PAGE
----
Sadly, Joey and I don’t have the answer to this title question, but we’ve definitely speculated that a joke must be involved in goose conversations to makes all the neighbor geese go into a tizzy. If it’s an awesome joke, it makes those 5am outbursts a bit more bearable! We have manages to get used to the roosters, but those geese are a piece of work. Also, I wouldn’t be surprised if the level of humor is on the pun level… but that’s ok.
Falling out laughing is also what the locals seem to do when we ride on public transportation. Backpacks don’t help us blend in. Our Azeri skills seem to be comical in our efforts to get off the packed vans. Joey really did make a lady laugh out loud with his request to exit, which is pretty hilarious since public transport is pretty solitary with the exception of the music.
I ate a whole pomegranate (nar- the shorter Azeri word.) without making a mess, laughing and actually talking Azeri to my 7 year old host sister Nargiz who reminds me of my beautiful nieces back home. This is a girl with very few front teeth, always tries to catch my eye, loves to make funny faces in between her amazing grin and giggles and when we don’t understand each other (often!) she will pinch my cheeks. She typically is the best part of my day! By the way, we have nar trees in our garden and they are in season!
Where we’ve been and what we’re doing
Last week Joey and I traveled to Kurdamir & Shamika, which is basically central Azerbaijan to visit current volunteers. We had the most amazing time learning about where we might be in a year from now and how it really does come together, even if we’re not so sure right now. Joey and I both were able to observe within the roles we’re assigned (Joey teaching English & me working with youth) and it’s really exciting to know that by the first of the year we will be our site making things happen. Until then, we are appreciating our lives with our host family, learning an amazing amount of information and spending quality time with the other trainees.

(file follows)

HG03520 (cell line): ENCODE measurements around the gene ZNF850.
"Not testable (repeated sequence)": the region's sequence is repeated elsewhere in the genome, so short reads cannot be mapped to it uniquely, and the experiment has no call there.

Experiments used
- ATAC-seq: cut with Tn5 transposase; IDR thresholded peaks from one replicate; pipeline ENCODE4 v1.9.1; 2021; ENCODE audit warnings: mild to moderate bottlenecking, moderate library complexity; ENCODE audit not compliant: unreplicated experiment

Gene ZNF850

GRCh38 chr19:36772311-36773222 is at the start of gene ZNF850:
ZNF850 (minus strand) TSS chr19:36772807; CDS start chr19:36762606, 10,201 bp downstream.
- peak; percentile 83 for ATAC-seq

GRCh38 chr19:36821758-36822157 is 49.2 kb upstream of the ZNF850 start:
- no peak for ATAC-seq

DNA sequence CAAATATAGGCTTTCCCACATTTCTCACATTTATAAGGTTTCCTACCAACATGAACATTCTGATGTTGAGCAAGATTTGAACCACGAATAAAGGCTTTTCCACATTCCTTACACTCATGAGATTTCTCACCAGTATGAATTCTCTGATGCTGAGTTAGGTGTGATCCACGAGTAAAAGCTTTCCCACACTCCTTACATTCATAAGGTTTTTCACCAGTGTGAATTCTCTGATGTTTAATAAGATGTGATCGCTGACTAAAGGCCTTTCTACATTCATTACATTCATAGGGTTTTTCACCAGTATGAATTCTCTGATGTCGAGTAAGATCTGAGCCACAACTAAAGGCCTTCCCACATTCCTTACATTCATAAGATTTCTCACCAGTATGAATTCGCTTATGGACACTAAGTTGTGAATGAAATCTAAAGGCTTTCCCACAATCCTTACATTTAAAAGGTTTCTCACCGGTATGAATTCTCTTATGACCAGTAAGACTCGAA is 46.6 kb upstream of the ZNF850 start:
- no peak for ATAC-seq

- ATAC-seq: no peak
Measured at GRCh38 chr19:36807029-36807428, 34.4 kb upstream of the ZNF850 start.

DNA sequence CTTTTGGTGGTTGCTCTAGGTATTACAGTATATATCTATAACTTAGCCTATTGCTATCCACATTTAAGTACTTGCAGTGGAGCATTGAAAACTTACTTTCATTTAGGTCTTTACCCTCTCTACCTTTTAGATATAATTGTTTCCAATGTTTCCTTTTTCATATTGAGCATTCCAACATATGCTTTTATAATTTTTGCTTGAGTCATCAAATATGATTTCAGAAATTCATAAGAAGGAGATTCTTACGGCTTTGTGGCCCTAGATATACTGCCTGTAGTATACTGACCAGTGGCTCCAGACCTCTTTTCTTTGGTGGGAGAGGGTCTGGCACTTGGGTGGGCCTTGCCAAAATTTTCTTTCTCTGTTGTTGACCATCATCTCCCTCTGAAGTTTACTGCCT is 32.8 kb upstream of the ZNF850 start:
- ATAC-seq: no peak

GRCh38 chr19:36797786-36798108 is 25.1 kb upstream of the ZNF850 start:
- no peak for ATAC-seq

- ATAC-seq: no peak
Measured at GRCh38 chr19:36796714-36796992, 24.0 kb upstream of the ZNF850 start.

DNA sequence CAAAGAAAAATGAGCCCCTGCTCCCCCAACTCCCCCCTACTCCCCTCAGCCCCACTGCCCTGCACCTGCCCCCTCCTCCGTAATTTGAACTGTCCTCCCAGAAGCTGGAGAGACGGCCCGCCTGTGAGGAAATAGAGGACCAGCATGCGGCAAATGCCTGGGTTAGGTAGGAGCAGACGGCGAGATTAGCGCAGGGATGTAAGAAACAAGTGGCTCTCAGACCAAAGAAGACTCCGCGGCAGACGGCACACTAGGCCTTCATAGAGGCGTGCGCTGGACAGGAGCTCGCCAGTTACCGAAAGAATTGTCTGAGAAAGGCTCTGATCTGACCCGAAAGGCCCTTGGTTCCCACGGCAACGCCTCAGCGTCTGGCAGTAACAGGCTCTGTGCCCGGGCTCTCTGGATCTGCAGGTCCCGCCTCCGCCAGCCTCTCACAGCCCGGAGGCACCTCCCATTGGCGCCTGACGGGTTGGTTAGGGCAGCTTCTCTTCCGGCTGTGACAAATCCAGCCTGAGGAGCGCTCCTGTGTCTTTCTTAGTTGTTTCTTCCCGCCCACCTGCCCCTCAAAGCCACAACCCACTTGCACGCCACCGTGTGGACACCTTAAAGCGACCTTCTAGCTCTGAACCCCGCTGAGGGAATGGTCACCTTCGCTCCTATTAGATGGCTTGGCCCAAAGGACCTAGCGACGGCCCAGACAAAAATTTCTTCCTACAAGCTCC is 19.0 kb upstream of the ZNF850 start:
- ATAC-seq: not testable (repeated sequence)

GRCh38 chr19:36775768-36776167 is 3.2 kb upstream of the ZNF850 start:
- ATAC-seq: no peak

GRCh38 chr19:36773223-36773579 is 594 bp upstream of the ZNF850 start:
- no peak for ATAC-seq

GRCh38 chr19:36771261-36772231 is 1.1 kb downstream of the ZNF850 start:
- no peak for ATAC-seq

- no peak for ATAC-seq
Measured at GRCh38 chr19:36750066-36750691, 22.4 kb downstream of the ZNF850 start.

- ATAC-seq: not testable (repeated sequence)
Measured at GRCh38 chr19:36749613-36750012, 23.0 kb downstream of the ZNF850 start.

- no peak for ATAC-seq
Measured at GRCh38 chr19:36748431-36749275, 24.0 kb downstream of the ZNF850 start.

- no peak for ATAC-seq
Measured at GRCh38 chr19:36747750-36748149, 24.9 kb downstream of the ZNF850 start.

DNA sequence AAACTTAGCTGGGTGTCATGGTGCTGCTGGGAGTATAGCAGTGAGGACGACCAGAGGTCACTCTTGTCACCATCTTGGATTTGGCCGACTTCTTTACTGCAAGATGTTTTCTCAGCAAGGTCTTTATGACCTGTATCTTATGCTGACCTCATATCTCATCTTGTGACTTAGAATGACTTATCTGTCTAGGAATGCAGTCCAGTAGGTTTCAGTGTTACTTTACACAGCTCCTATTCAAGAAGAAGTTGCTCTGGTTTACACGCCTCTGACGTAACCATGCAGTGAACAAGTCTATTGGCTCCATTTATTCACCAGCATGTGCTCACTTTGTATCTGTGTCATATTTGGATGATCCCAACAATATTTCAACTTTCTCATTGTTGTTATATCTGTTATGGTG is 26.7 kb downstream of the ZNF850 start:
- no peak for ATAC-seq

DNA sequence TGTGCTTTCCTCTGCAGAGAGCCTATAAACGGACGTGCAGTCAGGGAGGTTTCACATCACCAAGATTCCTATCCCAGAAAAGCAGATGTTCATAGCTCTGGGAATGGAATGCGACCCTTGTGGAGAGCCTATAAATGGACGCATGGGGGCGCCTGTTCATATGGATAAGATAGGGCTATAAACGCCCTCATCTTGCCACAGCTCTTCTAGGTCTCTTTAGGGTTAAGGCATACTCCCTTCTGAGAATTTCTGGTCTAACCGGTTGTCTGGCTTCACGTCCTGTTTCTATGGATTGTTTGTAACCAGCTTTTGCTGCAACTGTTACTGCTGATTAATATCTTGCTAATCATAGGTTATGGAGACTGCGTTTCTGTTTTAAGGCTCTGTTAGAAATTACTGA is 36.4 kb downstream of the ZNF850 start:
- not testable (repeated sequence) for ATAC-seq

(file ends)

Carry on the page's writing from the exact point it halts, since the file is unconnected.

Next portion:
Google Gobastan and AZ mud volcanoes. We were at these cool historic and natural places with the Caspian Sea in the distance last weekend with our PC group and had a blast– Once I have enough time at the Internet café, I’ll be sure to post some pictures.
As of this week, we have now had our site placement interviews our mid point verbal language exam. We’ve been working so hard and picking up the pace this week with an extra 3 hours of language training on top of our regular 4 hours, 2 hours of other training and basically 2 hours of travel. Apparently training is designed to toughen you up! With our placement interviews, this was basically the time where we talk about our interests and ourselves, then our program managers figure our where we best fit in the country. (I’m picturing super complex desk moves from my past…not easy!) Joey and I continue to make it a challenge since it’s always harder to place 2 people in the right site but we feel pretty confident about our abilities and flexibility. We have the potential to know our permanent site within the next few weeks, so it will be really exciting to learn about our new home and our future opportunities.
MAIL – Please feel free to write us! We have found out that most mail takes about a month for us to receive it so this is a great next 2 week to write us. It’s possible we will have our permanent address within then next two weeks, so this is it until December. If you’re inclined to send a package, you might want to go in with a group since we’ve heard they’re pretty expensive to mail. We would happily accept any treats you think we might enjoy. Here’s the temporary address!
PCT Hillary & Joey Zielazinski
Peace Corps Azerbaijan
Azerbaycan Pr. 15